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What Just Happened: SunEdison, First Solar, and SolarCity


2016 was a wild year and not just for solar and after decades of reliance on government incentives, subsidies and mandates the global solar industry may be inured to unpredictability but the industry as a whole should be wary of global trends.  Solar PV expert Paula Mints looked at a number of the developments for solar companies in the December edition of  SPV Market Research's Solar Flare.  Adapted for AltEnergyStocks.com, this series of articles is reprinted with permission.


In 2015 SunEdison (SUNEQ) was still buying up companies, developing projects, sponsoring conferences and was viewed – though skeptically by some – as an industry leader. Now pieces of the company, including projects in various stages of development, are available for pennies on the dollar.

What it means for solar: For developers and investors looking for a good buy there is a lot available at, again, pennies on the dollar. Not all of SunEdison’s orphaned projects will be developed, and not all will be developed by the buying company, but many will be developed and at the bargain they were acquired may even be profitable.

SunEdison’s failure, one of poor executive decision making and lax, poor oversight, cast good people adrift. Most will find their way back to solar jobs and some will not. The true victims of the SunEdison debacle were its own employees.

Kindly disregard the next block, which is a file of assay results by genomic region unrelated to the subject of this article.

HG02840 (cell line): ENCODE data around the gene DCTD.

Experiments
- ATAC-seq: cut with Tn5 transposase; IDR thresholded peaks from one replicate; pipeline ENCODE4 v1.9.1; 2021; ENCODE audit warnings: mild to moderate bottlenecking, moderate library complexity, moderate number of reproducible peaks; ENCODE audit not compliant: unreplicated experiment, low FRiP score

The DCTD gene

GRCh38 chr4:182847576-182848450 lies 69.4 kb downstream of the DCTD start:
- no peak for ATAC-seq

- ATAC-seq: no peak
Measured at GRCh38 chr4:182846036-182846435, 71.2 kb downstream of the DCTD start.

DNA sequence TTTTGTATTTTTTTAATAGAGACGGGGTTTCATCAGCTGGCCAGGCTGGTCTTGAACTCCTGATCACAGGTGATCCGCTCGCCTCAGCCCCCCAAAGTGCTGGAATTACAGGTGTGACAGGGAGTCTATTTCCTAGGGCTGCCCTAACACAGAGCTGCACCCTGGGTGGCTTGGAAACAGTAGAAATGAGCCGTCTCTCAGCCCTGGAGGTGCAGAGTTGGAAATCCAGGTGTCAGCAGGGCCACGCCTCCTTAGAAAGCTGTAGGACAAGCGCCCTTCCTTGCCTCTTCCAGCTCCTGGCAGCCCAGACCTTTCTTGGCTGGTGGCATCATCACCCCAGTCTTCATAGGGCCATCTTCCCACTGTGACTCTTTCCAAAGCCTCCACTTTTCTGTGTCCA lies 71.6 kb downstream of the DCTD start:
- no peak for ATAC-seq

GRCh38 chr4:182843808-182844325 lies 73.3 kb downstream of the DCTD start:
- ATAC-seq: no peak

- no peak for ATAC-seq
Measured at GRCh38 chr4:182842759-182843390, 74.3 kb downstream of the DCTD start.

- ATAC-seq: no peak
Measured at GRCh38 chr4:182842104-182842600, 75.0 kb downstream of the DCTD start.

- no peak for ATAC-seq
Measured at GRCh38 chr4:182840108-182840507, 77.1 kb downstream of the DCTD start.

SolarCity and Tesla (TSLA) merge their debts and companies.

No one should have doubted that Mr. Musk would prevail in the merger of one highly flawed business model and two highly leveraged companies. A SolarCity failure would have had repercussions far beyond those of SunEdison as employees and residential lessees and PPA holders would have been affected. This is not reason enough to cheer bad business, but it is something salvaged.

What it means for solar: As with Tesla’s non-announcement about its non-existent solar roof tiles and its non-enforceable MOU with Panasonic Solar, expect a lot of PR an-nouncements about upcoming product releases as well as a lot of slipped release dates. All this marriage of debt means for solar right now is, basically, nothing.

Paula Mints is founder of SPV Market Research, a classic solar market research practice focused on gathering data through primary research and providing analyses of the global solar industry.  You can find her on Twitter @PaulaMints1 and read her blog here.



was posted on AltEnergyStocks.com.


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